Book Notes 2 - Chapter 8: Memory and Information Processing...

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Chapter 8: Memory and Information  Processing 04:33 The Information-Processing Approach Information-Processing Approach – Emphasizes the basic mental processes involved in attention, perception, memory, and decision making. o Must determine how the hardware/software of the mind change over the life span. Memory Systems Atkinson and Shiffrin (1968): early/influential conception of the human info- processing system Sensory register – 1 st memory store in info processing in which stimuli are noticed and are briefly available for further processing. o Much that strikes the register quickly disappears, w/out processing. o Like an Echo. Short-Term Memory – The memory store in which limited amounts of info (about 7 items or chunks of information) are temporarily held; called working memory when its active quality is being emphasized. o Working Memory – A mental “scratch pad” that temporarily stores info while actively working on it. It is what is on one’s mind at any moment. Long-Term Memory – Memory store in which info that has been examined and interpreted is stored relatively permanently. Simplified Model: o Encoding – 1 st step in learning and remembering something. The process of getting info into the info-processing system, or learning it, and organizing it in a form suitable for storing. o Consolidation – The processing and organizing of info into a form suitable for long-term storage. Transforms the sensory-perceptual experience into a long-lasting memory trace, through sleep. o Storage – The holding of info in the long-term memory store. o Retrieval – The process of retrieving info from long-term memory when it is needed. Recognition Memory – Identifying an object or event as one that has been experienced before (when a person must select the correct answer from several options). Easiest.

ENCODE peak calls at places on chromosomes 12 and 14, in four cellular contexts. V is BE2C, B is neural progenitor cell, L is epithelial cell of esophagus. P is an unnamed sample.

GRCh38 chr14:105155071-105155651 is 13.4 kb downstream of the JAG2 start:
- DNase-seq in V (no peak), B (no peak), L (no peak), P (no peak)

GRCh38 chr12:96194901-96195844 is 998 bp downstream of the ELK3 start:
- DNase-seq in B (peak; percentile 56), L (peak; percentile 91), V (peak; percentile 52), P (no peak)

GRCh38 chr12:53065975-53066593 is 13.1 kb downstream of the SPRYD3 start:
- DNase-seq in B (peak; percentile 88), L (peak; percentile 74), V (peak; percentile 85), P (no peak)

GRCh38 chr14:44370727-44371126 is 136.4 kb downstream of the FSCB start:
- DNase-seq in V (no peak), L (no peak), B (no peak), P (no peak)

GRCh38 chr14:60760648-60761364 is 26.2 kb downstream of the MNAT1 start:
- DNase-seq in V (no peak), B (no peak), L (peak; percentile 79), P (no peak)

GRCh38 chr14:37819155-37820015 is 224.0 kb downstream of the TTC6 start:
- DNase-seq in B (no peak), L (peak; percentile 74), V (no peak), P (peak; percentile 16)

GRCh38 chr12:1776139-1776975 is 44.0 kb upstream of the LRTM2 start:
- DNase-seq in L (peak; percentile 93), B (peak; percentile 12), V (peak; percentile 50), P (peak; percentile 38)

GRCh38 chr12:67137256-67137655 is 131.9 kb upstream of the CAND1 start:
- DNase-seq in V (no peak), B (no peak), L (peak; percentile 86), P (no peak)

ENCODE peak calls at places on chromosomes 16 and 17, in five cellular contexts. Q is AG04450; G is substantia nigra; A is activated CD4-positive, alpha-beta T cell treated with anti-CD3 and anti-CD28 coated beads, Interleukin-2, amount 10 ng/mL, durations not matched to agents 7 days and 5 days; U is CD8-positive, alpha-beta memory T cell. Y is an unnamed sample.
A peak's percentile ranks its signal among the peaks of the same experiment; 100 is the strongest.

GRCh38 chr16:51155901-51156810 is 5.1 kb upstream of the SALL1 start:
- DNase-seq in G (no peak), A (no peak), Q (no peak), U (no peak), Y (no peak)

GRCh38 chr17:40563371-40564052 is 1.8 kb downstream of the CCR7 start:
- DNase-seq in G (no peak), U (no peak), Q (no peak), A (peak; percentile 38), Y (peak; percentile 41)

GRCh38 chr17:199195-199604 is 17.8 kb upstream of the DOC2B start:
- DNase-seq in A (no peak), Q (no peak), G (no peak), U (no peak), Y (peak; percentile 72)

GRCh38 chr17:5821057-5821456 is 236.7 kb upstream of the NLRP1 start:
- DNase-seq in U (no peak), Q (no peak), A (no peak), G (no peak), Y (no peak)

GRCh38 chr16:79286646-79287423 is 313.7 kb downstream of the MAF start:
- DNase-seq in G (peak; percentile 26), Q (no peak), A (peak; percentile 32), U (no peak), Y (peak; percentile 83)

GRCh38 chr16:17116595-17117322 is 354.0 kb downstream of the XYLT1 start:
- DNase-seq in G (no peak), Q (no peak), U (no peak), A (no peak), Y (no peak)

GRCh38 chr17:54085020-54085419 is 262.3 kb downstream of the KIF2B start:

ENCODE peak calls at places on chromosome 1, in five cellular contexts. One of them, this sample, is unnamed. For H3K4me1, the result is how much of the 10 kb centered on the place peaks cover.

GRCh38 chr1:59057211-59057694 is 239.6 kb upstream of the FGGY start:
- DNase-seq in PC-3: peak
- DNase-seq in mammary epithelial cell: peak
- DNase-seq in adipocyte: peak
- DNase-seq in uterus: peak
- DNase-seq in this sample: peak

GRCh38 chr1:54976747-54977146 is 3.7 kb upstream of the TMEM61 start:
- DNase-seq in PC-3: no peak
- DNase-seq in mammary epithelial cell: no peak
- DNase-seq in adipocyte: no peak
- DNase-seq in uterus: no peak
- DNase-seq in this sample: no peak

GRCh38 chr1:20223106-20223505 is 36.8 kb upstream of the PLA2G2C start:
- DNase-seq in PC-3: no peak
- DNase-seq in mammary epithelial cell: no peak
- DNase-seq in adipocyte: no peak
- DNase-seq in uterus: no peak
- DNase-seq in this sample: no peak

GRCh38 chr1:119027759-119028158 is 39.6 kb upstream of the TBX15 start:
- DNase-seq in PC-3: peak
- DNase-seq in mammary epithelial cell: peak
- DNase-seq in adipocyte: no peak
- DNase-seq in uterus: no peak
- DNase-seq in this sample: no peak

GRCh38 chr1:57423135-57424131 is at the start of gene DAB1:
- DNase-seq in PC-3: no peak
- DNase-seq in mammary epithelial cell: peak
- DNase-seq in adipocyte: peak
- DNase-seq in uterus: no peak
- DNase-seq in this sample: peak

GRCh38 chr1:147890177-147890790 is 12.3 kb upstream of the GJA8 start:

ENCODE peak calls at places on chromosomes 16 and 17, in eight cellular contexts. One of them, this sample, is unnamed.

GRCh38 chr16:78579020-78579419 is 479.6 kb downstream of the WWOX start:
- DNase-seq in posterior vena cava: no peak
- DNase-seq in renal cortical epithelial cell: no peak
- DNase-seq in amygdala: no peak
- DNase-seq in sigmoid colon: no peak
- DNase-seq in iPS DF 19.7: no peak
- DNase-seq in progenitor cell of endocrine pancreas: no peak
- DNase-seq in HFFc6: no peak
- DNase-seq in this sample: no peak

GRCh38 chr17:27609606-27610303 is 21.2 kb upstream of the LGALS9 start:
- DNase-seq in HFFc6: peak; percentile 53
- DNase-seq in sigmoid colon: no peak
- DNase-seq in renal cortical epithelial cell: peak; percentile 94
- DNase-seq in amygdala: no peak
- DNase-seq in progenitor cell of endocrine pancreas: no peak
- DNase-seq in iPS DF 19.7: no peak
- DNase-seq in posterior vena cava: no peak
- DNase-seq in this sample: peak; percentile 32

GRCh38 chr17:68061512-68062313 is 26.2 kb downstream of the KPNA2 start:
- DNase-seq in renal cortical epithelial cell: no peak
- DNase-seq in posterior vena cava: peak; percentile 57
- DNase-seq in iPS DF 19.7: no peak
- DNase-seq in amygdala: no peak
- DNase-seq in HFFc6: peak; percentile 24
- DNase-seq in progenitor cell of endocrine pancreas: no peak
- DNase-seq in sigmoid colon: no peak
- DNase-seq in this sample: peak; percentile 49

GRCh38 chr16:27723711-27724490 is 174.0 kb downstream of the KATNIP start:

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Cued Recall Memory – Recollecting objects, events or experiences in response to a hit or cue. Harder. Recall Memory – Recollecting or actively retrieving objects, events, and experiences when examples or cues are not provided. Hardest. Implicit and Explicit Memory Implicit Memory – Memory that occurs automatically, unintentionally and without consciousness or awareness. o When tested, they do not know memory is being assessed. o Largely infallible – it remains intact o Changes little; young children often do no worse than older children and elderly adults do no worse than younger adults. Explicit Memory – Memory that involves consciously and deliberately recollecting the past. o Tested through traditional recognition and recall tests o Typically involves info that can be described with language. o
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This note was uploaded on 04/22/2009 for the course PSY 333D taught by Professor Reeves during the Spring '08 term at University of Texas at Austin.

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Book Notes 2 - Chapter 8: Memory and Information Processing...

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